In the encounter last Sunday, the commander of one American warship trained an M240 machine gun — which fires upward of 10 armor-piercing slugs per second — on an Iranian boat that pulled within 200 yards of the American vessel. But the Iranians turned away before the commander gave the order to fire.
That was not the case in the simulation, sponsored by the military’s Joint Forces Command. The victory of the force modeled after a Persian Gulf state — a composite of Iran and Iraq — astounded sponsors of what was then the largest joint war-fighting exercise ever held, involving 13,500 military members and civilians battling in nine live exercise ranges in the United States, and double that many computer simulations to replicate a number of different battles.
General Van Riper’s attack was much more complex and sophisticated than anything that could have involved the Iranian boats last weekend. The broad outline of the 2002 war game was reported at the time, but in interviews since last weekend’s episode, General Van Riper and other officers have provided new details about the simulation.
In the war game, scores of adversary speedboats and larger naval vessels had been shadowing and hectoring the Blue Team fleet for days. The Blue Team defenses also faced cruise missiles fired simultaneously from land and from warplanes, as well as the swarm of speedboats firing heavy machine guns and rockets — and pulling alongside to detonate explosives on board.
When the Red Team sank much of the Blue navy despite the Blue navy’s firing of guns and missiles, it illustrated a cheap way to beat a very expensive fleet. After the Blue force was sunk, the game was ordered to begin again, with the Blue Team eventually declared the victor.
In a telephone interview, General Van Riper recalled that his idea of a swarming attack grew from Marine Corps studies of the natural world, where insects and animals — from tiny ant colonies to wolf packs — move in groups to overwhelm larger prey.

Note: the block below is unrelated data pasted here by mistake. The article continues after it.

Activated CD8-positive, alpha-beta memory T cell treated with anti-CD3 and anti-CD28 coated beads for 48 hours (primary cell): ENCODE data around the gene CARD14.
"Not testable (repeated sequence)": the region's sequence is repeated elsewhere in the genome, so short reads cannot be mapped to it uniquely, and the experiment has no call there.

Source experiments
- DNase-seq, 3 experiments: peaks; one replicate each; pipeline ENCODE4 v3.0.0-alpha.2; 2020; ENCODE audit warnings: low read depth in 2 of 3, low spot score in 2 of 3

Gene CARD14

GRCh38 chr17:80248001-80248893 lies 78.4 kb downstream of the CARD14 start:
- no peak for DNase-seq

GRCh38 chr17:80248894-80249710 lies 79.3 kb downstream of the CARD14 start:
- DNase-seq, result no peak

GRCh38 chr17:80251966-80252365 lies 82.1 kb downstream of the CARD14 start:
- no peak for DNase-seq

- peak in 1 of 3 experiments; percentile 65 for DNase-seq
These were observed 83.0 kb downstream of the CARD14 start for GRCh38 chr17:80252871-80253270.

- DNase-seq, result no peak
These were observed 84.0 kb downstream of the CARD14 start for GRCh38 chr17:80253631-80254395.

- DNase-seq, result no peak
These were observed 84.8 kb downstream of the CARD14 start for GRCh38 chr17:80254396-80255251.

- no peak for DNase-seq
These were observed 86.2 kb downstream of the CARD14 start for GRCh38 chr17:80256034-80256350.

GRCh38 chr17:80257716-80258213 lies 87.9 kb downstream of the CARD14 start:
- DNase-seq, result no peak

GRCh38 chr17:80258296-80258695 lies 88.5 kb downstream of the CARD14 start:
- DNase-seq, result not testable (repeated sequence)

“It is not a matter of size or of individual capability, but whether you have the numbers and come from multiple directions in a short period of time,” he said.
Although Washington and Tehran continue to duel over details of the encounter, American officials say the Iranians may have been seeking to provoke a violent confrontation as President Bush was about to visit the region. Or, the officials say, they might have been hoping to test the American reaction. Yet there is no certainty that the encounter was ordered by the government in Tehran.
Pentagon officials on Friday said there were two encounters with small Iranian boats in the region last month. In one, a Navy warship fired warning shots and in the other a warning whistle was sounded. Both encounters ended without injury after the Iranian vessels turned away.
Regardless, American sailors have not forgotten how a small boat that hid among refueling and garbage vessels off a port in Yemen detonated alongside the American destroyer Cole in October 2000, killing 17 Americans and crippling the warship